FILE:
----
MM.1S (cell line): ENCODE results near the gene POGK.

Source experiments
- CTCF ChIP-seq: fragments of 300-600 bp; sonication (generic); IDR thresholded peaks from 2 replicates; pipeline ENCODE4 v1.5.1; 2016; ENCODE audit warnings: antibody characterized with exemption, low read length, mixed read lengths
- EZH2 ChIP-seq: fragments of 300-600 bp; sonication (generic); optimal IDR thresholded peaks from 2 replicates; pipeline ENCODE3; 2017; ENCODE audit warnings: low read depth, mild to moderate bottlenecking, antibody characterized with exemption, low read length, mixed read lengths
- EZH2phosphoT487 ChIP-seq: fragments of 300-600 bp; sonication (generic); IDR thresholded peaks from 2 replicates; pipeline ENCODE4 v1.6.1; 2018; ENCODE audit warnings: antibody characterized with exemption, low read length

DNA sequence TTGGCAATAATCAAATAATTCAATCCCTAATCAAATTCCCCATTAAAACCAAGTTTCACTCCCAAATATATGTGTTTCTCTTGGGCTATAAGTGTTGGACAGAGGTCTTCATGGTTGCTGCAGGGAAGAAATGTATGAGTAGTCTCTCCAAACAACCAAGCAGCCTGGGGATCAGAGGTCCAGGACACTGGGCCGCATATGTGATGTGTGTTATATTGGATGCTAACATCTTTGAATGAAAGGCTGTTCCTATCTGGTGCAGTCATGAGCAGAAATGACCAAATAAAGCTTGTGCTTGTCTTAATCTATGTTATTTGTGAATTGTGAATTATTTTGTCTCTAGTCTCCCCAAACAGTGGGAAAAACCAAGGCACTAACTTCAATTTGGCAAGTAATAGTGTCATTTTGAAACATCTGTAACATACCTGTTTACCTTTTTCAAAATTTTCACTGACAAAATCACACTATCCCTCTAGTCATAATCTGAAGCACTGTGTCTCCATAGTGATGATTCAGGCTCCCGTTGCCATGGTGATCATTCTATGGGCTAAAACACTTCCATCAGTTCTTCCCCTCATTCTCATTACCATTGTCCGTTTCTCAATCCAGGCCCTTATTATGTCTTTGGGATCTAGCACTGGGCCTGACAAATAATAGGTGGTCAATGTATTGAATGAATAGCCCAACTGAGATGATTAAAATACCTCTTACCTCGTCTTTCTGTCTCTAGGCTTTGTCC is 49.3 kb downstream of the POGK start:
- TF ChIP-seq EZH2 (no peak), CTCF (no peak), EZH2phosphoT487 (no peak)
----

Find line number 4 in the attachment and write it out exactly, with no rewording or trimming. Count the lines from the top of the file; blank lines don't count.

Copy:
- EZH2 ChIP-seq: fragments of 300-600 bp; sonication (generic); optimal IDR thresholded peaks from 2 replicates; pipeline ENCODE3; 2017; ENCODE audit warnings: low read depth, mild to moderate bottlenecking, antibody characterized with exemption, low read length, mixed read lengths